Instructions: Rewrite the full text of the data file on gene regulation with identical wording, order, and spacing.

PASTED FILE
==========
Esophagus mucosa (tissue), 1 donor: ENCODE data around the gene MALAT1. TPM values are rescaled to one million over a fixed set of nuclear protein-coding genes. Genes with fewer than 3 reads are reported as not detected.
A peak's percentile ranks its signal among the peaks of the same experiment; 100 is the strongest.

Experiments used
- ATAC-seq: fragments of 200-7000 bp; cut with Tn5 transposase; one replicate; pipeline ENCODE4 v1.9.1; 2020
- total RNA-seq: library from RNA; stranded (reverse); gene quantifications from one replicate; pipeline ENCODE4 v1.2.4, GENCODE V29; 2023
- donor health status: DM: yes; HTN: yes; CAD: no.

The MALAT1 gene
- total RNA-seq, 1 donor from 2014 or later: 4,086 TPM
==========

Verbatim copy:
Esophagus mucosa (tissue), 1 donor: ENCODE data around the gene MALAT1. TPM values are rescaled to one million over a fixed set of nuclear protein-coding genes. Genes with fewer than 3 reads are reported as not detected.
A peak's percentile ranks its signal among the peaks of the same experiment; 100 is the strongest.

Experiments used
- ATAC-seq: fragments of 200-7000 bp; cut with Tn5 transposase; one replicate; pipeline ENCODE4 v1.9.1; 2020
- total RNA-seq: library from RNA; stranded (reverse); gene quantifications from one replicate; pipeline ENCODE4 v1.2.4, GENCODE V29; 2023
- donor health status: DM: yes; HTN: yes; CAD: no.

The MALAT1 gene
- total RNA-seq, 1 donor from 2014 or later: 4,086 TPM